Keeping pace with the need for space

Companies frequently complain of the headaches caused by storage management, especially on compliance. However, cost-efficient solutions are readily available.

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By  Caroline Denslow Published  May 29, 2005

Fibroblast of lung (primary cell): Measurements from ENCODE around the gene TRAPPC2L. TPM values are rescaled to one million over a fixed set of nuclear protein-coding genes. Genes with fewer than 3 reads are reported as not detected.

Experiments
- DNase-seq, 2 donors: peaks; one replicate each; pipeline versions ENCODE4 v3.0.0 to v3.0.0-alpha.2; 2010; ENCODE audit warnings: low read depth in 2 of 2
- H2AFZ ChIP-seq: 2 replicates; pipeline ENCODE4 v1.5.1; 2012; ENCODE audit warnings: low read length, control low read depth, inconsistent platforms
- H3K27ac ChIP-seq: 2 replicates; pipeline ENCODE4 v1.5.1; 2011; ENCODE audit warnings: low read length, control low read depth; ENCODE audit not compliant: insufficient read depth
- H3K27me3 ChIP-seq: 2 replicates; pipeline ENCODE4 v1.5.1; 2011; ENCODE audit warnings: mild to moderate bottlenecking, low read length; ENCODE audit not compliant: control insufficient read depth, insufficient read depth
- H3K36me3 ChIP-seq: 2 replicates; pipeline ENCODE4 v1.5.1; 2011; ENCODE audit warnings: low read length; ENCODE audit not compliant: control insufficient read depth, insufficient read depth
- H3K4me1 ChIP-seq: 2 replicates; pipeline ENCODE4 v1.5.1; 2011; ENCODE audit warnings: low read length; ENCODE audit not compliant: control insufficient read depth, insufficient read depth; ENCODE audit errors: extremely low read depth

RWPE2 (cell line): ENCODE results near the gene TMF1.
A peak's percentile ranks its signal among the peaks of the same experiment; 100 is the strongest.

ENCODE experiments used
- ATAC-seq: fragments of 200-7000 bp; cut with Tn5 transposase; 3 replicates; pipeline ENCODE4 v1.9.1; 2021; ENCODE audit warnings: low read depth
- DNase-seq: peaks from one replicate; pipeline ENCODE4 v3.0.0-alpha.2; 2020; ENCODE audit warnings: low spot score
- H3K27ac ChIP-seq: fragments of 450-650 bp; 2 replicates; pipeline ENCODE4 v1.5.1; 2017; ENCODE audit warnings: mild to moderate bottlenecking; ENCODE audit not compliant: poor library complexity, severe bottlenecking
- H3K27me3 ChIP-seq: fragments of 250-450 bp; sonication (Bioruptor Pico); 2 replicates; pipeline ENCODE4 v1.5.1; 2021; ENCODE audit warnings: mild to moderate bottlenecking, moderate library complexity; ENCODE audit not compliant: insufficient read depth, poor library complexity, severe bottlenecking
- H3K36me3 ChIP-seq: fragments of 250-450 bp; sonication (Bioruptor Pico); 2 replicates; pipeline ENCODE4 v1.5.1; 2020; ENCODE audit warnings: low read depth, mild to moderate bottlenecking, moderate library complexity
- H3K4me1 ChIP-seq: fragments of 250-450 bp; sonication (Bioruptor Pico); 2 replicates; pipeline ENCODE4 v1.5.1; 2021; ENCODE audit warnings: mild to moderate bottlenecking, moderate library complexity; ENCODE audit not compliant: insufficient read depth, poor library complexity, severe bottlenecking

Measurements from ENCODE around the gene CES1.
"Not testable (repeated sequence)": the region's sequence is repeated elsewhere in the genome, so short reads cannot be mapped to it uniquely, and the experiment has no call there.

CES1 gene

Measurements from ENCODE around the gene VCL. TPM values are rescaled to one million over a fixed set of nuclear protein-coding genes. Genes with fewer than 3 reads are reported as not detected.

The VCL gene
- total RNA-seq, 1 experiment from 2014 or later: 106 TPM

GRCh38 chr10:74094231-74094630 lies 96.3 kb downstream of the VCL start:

|~|main_storage_trends.jpg|~|No longer just solely concerned with the growth of capacity, the issue of storage involves consolidation, data management and cost-effective back up-alternatives. |~|The amount of data that a company creates is like an ever-expanding waistline — a weight problem, if you will, that is very difficult to resolve. If you ask system administrators what technology areas give them the most headache, you will find, as Sage Research discovered, that storage is one of them (in a Sage Research survey of 104 executives, storage ranked second to security). The findings should come as no surprise to anyone given that while storage demand doubles every year IT budgets have not changed. Most, if not all IT managers, have to grapple with the fact that they have to make do with whatever storage resources they have to accommodate the growing data girth. Going back to our waistline analogy, it is like making a pair of old trousers fit when you have already outgrown them by three or four sizes. And the fact that companies are forced to keep data on file longer due to the pressure of complying with government regulations is only making the problem worse. Because of these changes, the business of storage is no longer just about being able to grow one’s storage capacity, but being able to grow it in a cost efficient manner. In fact, today’s storage mantra revolve around consolidation, data management and cheaper backup alternatives. And when you talk about these things, three storage technologies come to mind: information lifecycle management, tape storage devices and virtualisation. ||**||ILM|~|main_storage_trends_02.jpg|~|Qais Gharaibeh of EMC Middle East believes the adoption of ILM stategy will help companies manage the growth of information through every stage of its lifecycle.|~|ILM, or information lifecycle management, is the latest paradigm created to efficiently use existing storage resources through the management of data. It is derived from an older concept called HSM (hierarchical storage management), which surmises that the value of data decreases over time, and by migrating older data to less expensive storage devices, such as tape media, you will be able to free up your more expensive, primary storage resources, subsequently saving costs. “It’s important for customers to be able to manage data growth more cost-effectively,” says David Beck, regional manager, StorageTek Middle East & Africa. “You can only keep ‘throwing disk at the problem’ for so long before you realise the cost implications. For some customers this may be a solution, but for most they just cannot afford to keep growing their disk subsystems year on year.” According to Qais Gharaibeh, partner sales manager, EMC Middle East, by deploying an ILM strategy, companies are assured of lower TCO, better data protection, faster recovery, assured compliance and the ability to manage the growth of information at every point in its lifecycle. “ILM is a strategy to align IT infrastructure with the business, based on the changing value of information,” Gharaibeh adds. However, at present the technology behind ILM is not fully developed. Storage vendors themselves agree that a comprehensive ILM solution does not exist in the market yet. Sure, there are plenty of products that cater to individual components of the ILM model, but no one, so far, has been able to deliver a fully integrated ILM solution set. “ILM is a mature concept in the mainframe world, but ILM for open systems is more complex as there are many different operating systems and file systems to cater for,” says Beck. “This is the challenge the industry has right now — to address ILM across different platforms. ILM technologies are still in their infancy in comparison to an overall ILM solution. Today, products address subsets of the overall ILM strategy and are making incremental improvement in data management across the enterprise,” says Nigel Foley, regional sales manager, CNT International. “We are still far from a single technology or product to manage all data across all environments and platforms. [But] while all the pieces to create a complete ILM strategy are not in place today, there are steps that companies can and should take to prepare for ILM,” adds Foley. Foley advises companies to embark on a data discovery process for them to fully understand how much data there is and where they are located. It is important that they start classifying information based on business needs — whether through availability, performance, regulatory requirements or other related functions — and begin looking at tiered storage deployments to support the various business requirements. “ILM is an ambitious goal and steps will be incremental but will add value along the way. These steps will allow companies to quickly take full advantage of ILM once the missing pieces are available,” Foley elaborates. Aside from cost cutting, regulatory compliance will boost ILM implementations within the year, says Gharaibeh. "Regulations can be a factor; compliance or governance generally has a clear requirement for the retention and/or destruction of information stored online,” he comments. Beck agrees that e-mail archiving and compliance archiving will drive companies to invest on ILM solutions. “I am pleasantly surprised at the number of customers I talk to in the Middle East who are concerned about compliance and the fact that it will happen in this region sooner than they originally thought. “Some are preparing themselves already, which is very encouraging,” comments Beck.||**||Tape storage|~|main_storage_trends_03.jpg|~|Tan Kok Peng of Tandberg Data sees the cost effectiveness of using tape storage in compliance, in meeting the data protection practices of governments.|~|The debate between whether to deploy tape or disk for data storage has been a long-standing issue. Many have predicted — particularly disk advocates — that tape storage will become obsolete soon, especially because it is considered an old technology, having existed for more than 50 years now. While it is true that the market for tape products is not considered high-growth, it has, however, remained steady and shows no signs of abating. “The question of whether tape will continue to survive in the long term is not new,” says Tan Kok Peng, technical development manager, Tandberg Data. “Long before today, the industry has predicted that tape was dead and applications that rely on tape would be replaced by disk.” In spite the emergence of disk storage devices, Omar Dajani, regional technical consultant, Veritas Middle East & North Africa, discovers that many enterprises still prefer to use tape for data backups. “There’s always been a little bit of resistance to moving from tape to disk storage,” says Dajani. “The idea that the final destination for your data is on a tape, makes people feel warm and fuzzy.” “Many of us have experienced a hard drive crash, information getting erased or the system being hit with a virus, and it was very painful for each of us when we suffer theset failures. The idea that if we do backup to disk we will lose all our data is always fresh on people’s minds, so they’re very reluctant to use disks as their final destination,” Dajani explains. Because tapes, by nature, are removable and have offline characteristics, data on tape is very secured as they are physically inaccessible to hackers or viruses, according to Tan. “Due to tape’s portable nature, they can be transported for off-site storage in a remote premise. The use of magnetic tapes is still paramount in backing up and archival of data as they may be the only last resort in recovering them,” Tan explains. While the tape storage market continues to thrive, the way companies use tape, however, has changed. If in the past tape has been used as a medium of data transfer between different platforms or installations, today it has taken in the role of long-term offsite storage of dormant data, or data that is unlikely to be accessed often. “Tapes are primarily used for backup and recovery, archival of fixed-content data, vaulting and remote storage for data recovery or reproduction purposes,” says Tan. A key driver for today’s tape adoption is compliance. The need to meet the mandates from governments and various industry regulatory boards for data protection practices to ensure integrity and privacy of stored information has significant implications on the broader data protection function. “Fuelled by the recent Sarbanes-Oxley Act, lawmakers and industry regulators are hitting hard at record-keeping practices, with specific requirements for the long-term collection and safeguarding of, and quick access to realms of vital information of all types,” comments Tan. According to Tan, tape storage makes sense in such situations because of its inherent cost effectiveness. “[Compliance] is definitely an area where tape is much more cost effective as compared to a disk. It is still less expensive on a per gigabyte basis, and the cost ratio of tape can be further reduced using automation,” he says. “According to various research entities, the average cost per gigabyte for disks ranges from US$3 to US$15, while automated tape ranges from US$0.50 to US$3 per gigabyte,” Tan continues. Whichever way the argument goes, the truth of the matter is tapes and disks aim for a peaceful coexistence, says Dajani. Disks will be the preferred device for backing up data faster and accelerating the restore process of current data while tape will continue to be the low-cost, long-term data storage and archiving method of choice. “Disk and tape are going to continue [to exist] in parallel and both are going to grow because data is growing,” he adds. Tan agrees. “In today’s business storage requirement, we see more collaboration of the two storage technologies rather than competition against one another,” he says.||**||FC vs. iSCSI|~||~||~|Storage area network (SAN) virtualisation is a key focus area for many players in the storage arena, mainly because it gives customers the capability to optimise whatever resources they currently have. What makes it attractive to an enterprise is the fact that by putting a proper virtualisation strategy in place, the company can have full control of all its existing storage resources — from its main storage systems down to individual users’ hard disks — which allows them to share and properly allocate storage capacities among its users, hence making sure that resources are not put to waste. A company that wants to employ a network-based approach to SAN virtualisation has two options: either to go the fibre channel way or the iSCSI (internet small computer system interface) route. While both offer the same goal of interconnecting islands of storage across a network, there is a great disparity between cost and performance. iSCSI is the cheaper of the two simply because it uses a company’s existing IP network to transfer data. Consequently it is much easier to implement because network administrators are already familiar with the architecture. However, having to use the same network means that different activities have to share the same bandwidth, which can make storage backup, for instance, a slow process since it has to contend with network and e-mail traffic and other business processes that run over the same network. Fibre channel, on the other hand, while costly, guarantees a dedicated line for your storage-related processes, offering data transfer rates that are ten to 20 times faster than a traditional local area network. According to Simon Gordon, solutions architect at McData Europe, Middle East & Africa, while network vendors pit the standards against each other, both have their place in most organisations. “Fibre channel has a level of maturity as a storage protocol, particularly when you start putting the traffic under heavy load,” Gordon says. “When you start doing some of the more interesting things, like booting over SAN and clustering, the maturity of fibre channel does give it a lot of advantage over iSCSI.” “For iSCSI there is a separate market that fibre channel may not be able to meet and that is the SMB sector. The issue of cost is making iSCSI particularly attractive in bringing in tier two servers — the Intel-based servers — into the SAN,” Gordon adds. Looking ahead, the market can expect a new virtualisation standard emerging as Cisco prepares a new protocol — fibre channel over IP (FCIP) — that will bring fibre channel and iSCSI together, says Abderrafi Belfakih, manager of Cisco Systems Middle East’s systems engineering group. According to Belfakih, FCIP pairs iSCSi’s ability to connect separate storage systems cost effectively with fibre channel’s capability to offer faster data bandwidth. “We do know that fibre channel has distance limitations. You cannot transport it over a wide area network because it will be too costly to implement. What we did is to take a fibre channel traffic and encapsulate it in an IP frame, allowing the deployment of virtualisation services over extended distances and eliminating the need for separate channel extension devices,” Belfakih explains. He sees FCIP to become the dominant protocol as it "promises to offer cost collaboration between data centres.” “Resource management will become much simpler with the standard making it possible for one IT team to oversee data centres that are geographically dispersed from any point of the network,” he says. Moreover, he believes the role of the network will continue to evolve as further consolidation of storage happens in the industry. Virtualisation will move beyond simple consolidation and integration to one where storage resources will adapt to what the data centre is doing, dynamically provisioning resources without the need for human intervention. “The phase beyond virtualisation is automation, where you can automatically adopt the performance speed and pre-empt failure, for example, and you can provision resources automatically without having the IT manager going at a particular odd time to provision service for each department,” Belfakih says.||**||